What prompted me to write is this; I have a friend named Ann. She is my nail lady- the person who does my manicures and pedicures. We met when I went into the shop about ten years or more ago. She is from Vietnam, a place I have been close to, but have never actually been there.
We have lived in South East Asia for almost 6 years. Four years in Thailand in two year stints. A year in Taiwan. And, we expected to live in China for a few years, but our preemie baby who needed medical care changed all that.
I recognize that there are big cultural differences between those places, but there is still something that makes me identify. In Australia, the Asian moms (parents of the kids where my boys went to school) and the "white" Australians didn't click. There wasn't any animosity, just, didn't click. Then, somehow, I became an "honorary Asian" and got to have the best of both worlds. Friends!
When we first went to Thailand, in 1976, Nick went to work every day, and I tried to figure out what I was supposed to do. I had been fortunate enough to study Thai at FSI (the Foreign Service Institute) along side Nick, for ten months. And, being someone who likes to talk anyway, my spoken Thai was pretty darn good.
I was all of 22 years old when we first went abroad. I didn't really feel like I fit into the Embassy community. People thought I was someone's daughter who was on break from college.
But, I had Ampai. She was our maid, but we spent hours and hours together. We went shopping in the "fresh" everything market- meat, fish, live eels and frogs as well as flowers and clothing. We took a boat up the river to who knows where and had a blast! Somewhere I have the pictures to prove it!
Ampia was a maid, and we did pay her to work for us. But she was also my best friend. We really loved each other! In 1978, when we left Bangkok, we left Ampai. She and I hugged and cried. And, all these years later, we keep in touch. That's what a friend is.
All of the places we lived I had friends. Or at least I tried. I get too lonely and sad if I don't have a woman friend, or a bunch of women friends. Some come into and out of your life. Some, you never hear from again. And some seem to be forever.
Don't get the idea that it has been easy. When we arrived in Taiwan, all of the kids got chicken pox, so I missed all of the meet and greet activities. I didn't know anyone. So, I invited everyone with little kids to our house for Darcy's birthday party. It wasn't about getting presents, it was about meeting people. I didn't become friends with all of those people- or even most of them, but I did meet a few who I hung out with.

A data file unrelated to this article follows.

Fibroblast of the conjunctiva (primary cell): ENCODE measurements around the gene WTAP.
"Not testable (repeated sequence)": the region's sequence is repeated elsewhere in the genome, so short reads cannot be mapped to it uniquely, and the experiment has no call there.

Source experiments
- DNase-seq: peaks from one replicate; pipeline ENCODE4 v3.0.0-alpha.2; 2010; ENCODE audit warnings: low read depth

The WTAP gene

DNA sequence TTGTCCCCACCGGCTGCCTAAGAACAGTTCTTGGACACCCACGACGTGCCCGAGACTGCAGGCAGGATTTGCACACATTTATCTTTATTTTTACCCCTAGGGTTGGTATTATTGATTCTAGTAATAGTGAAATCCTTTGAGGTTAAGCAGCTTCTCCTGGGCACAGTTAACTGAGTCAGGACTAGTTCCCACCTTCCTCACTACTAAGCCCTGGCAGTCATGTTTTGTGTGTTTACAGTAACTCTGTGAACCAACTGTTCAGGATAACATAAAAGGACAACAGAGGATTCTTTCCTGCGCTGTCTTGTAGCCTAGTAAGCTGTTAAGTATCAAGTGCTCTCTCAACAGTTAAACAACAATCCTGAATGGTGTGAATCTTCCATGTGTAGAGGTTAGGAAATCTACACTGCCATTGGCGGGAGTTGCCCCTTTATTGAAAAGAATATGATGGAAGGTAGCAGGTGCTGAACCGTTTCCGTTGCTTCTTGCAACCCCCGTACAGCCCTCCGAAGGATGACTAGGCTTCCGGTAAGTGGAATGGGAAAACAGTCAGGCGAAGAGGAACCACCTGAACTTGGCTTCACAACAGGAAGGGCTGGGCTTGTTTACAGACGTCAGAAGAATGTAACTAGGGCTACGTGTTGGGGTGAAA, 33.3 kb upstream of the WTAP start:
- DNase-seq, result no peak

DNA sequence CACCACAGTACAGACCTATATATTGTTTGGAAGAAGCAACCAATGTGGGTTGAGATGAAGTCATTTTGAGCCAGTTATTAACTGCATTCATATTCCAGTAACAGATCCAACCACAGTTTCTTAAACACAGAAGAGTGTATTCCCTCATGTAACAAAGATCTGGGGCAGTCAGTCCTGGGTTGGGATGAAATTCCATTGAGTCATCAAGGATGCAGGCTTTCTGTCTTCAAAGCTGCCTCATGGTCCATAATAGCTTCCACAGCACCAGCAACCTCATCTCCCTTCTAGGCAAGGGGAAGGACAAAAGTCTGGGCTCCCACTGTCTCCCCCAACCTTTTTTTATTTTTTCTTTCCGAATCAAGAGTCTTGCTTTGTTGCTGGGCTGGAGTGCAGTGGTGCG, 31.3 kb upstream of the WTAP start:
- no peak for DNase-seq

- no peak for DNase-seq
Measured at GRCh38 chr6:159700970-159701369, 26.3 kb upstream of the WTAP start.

Sometimes I have tried to get into a conversation only to be ignored by the others- the people who are already talking to each another. Sometimes they don't even realize that they are ignoring me. Sometimes they are really shits who I wouldn't want to be friends with anyway.
In October of this last year I made a trip to San Diego. It was a La Leche League Alumni trip. My second. Some of the women I know only by name- having seen their names in print somewhere- in a newsletter or something. And at least one of them and I met for the first time in October, and we "clicked". Not sure what or why it happened, but we seem to share the same empathy for the same things Also, while on that trip, I met with a friend who I have kept in touch with, but had not seen in over 40 years! It felt like we picked up right where we left off!
In 2014 when I found out that I had a brain tumor, Ann was so very worried about me. She called my house to see how I was, but Nick didn't understand who she was.
And now, back to Ann, my nail lady. We have a friendship that is almost impossible to explain. Her English is not always easy for me to understand, and I don't speak a word of Vietnamese. But we matter to each other. She tells me about her husband and their travels. I tell her about my children. Sometimes we don't talk at all, and sometimes we get the silly laughs.
All of the people I consider my friends, aside from my sister, are people that I had to make some effort to get to know. By effort, I don't mean it was hard work. But I did have to be a part of the conversation if I wanted to be in it. When I finally was able to go back to the nail salon, Ann jumped up to great me. We both stood there bawling like babies.
Then, in November 2017 I had another brain surgery. Ann knew about it. Turns out, my next door neighbor goes to Ann too. So Kathy has kept Ann up to date. Ann gave Kathy a Buddha to give to me. She believes it will help me stay healthier and recover faster. The Buddha is very tiny. I think I will try to figure out how to make it into a necklace.
Yesterday I went to the nail salon and saw Ann for the first time in around four months. We hugged and cried. She wept like a baby. It is friendship. It is love. It is wonderful. It takes work to maintain, but it is worth it.
|My tiny Buddha, a gift from Ann|